Much like chemotherapy, hormone therapy is systemic in that it is intended to alter cancer cells in the whole body. Blocking the action of these hormones could possibly stop the cancer from growing. Oncologists achieve this in two primary ways:
- Blocking the action of hormones. Some cancer cells have receptors on them that certain hormones bind to, triggering more growth inside the cancer cell. Oncologists can administer another chemical compound that attaches to the receptor first, preventing the hormone from connecting to the cell’s receptor. This essentially leaves the hormone with no place to attach to the cancer cell and activate its growth. Blocking can also be done by using medications to alter or remove the cancer cell’s receptor.
- Stopping hormone production. This is accomplished with medication that blocks hormone production or with surgery that removes the organ that produces the hormone. For example, the ovaries produce estrogen that accelerates breast cancer and removal of the ovaries (oophorectomy) can slow or stop the growth of breast cancer.
Hormone therapy to treat certain cancers is not the same hormone therapy used to treat menopause, which is referred to as hormone replacement therapy. That type of hormone therapy is used to reduce menopause symptoms by replacing the hormones a woman’s body no longer makes.
How is hormone therapy administered?
Some patients take hormone therapy at home and others in a doctor’s office or in a clinic. The type of therapy the patient receives determines where it will be administered.
Oncologists have various ways to administer hormone therapy. The three most often used are:
- Oral medications
- Injecting medications under the skin (subcutaneous) or in the muscle (intramuscular)
- Surgery to remove a woman’s ovaries or a man’s testicles to stop or reduce production of hormones that fuel breast and prostate cancers.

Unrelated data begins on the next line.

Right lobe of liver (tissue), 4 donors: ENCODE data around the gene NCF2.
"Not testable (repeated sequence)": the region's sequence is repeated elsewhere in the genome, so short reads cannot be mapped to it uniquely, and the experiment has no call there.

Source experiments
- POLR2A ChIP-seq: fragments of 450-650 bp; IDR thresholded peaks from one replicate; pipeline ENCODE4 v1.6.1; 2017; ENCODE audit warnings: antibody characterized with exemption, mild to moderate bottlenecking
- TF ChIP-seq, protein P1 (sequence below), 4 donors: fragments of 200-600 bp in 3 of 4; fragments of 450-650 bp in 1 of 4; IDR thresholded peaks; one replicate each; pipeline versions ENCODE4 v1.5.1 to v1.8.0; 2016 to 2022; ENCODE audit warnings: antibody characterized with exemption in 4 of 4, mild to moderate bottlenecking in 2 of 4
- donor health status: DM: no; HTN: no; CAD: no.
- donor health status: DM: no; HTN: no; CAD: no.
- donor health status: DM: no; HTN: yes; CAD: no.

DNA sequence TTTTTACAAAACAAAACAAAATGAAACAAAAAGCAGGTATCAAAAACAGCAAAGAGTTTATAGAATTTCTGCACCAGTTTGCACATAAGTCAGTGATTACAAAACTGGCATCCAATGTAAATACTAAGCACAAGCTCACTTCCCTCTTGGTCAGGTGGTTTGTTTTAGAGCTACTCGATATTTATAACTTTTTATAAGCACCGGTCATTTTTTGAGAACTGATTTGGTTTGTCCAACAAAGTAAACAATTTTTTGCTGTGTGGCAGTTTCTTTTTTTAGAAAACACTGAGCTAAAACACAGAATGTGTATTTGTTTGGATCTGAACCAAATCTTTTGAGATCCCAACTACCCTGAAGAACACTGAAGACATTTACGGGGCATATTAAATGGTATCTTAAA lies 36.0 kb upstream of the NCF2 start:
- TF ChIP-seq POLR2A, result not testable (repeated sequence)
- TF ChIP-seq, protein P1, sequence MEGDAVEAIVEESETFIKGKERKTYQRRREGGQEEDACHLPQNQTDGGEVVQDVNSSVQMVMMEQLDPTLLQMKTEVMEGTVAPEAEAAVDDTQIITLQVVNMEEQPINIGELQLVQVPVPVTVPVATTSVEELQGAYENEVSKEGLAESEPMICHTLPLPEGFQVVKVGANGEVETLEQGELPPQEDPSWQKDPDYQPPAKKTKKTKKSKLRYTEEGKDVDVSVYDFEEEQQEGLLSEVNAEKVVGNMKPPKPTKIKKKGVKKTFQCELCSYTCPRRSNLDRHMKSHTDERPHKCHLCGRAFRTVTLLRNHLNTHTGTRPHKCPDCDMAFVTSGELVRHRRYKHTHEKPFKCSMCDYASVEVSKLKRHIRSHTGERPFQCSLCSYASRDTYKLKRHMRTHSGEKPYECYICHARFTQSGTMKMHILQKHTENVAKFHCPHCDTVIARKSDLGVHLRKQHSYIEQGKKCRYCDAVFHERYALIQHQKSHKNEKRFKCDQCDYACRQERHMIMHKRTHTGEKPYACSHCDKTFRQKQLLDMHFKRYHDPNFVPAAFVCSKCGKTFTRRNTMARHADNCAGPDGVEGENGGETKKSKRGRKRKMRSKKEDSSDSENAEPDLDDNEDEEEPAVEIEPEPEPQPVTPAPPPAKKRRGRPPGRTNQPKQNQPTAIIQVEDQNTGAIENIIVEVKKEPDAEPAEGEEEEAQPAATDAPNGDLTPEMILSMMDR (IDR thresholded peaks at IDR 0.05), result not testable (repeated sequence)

Men can tell if hormone therapy for prostate cancer is working by a reduction in their level of the prostate-specific antigen (PSA). Breast cancer patients will have regular exams and mammograms to check if their hormone therapy is working.
Side effects of hormone therapy
Hormone therapy affects how patients feel in different ways, depending on various factors, including the type and extent of the cancer, the hormone therapy used and the dosages given.
The side effects of hormone therapy also depend on gender and the type of hormone therapy the male or female takes. Women undergoing hormonal therapy for breast cancer experience side effects such as:
- Menopausal symptoms
- Thinning hair
- Loss of interest in sex
- Weight gain
- Blood clots
- Mood swings.
Men undergoing hormonal therapy may have side effects such as:
- Erectile problems
- Weight gain
- Hot flashes
- Bone changes
- Nausea and/or diarrhea
- Higher risk of heart attack.
Schedule an appointment
Speak with one of our oncologists to determine whether or not hormone therapy is right for you. Contact cCARE today to set up an appointment.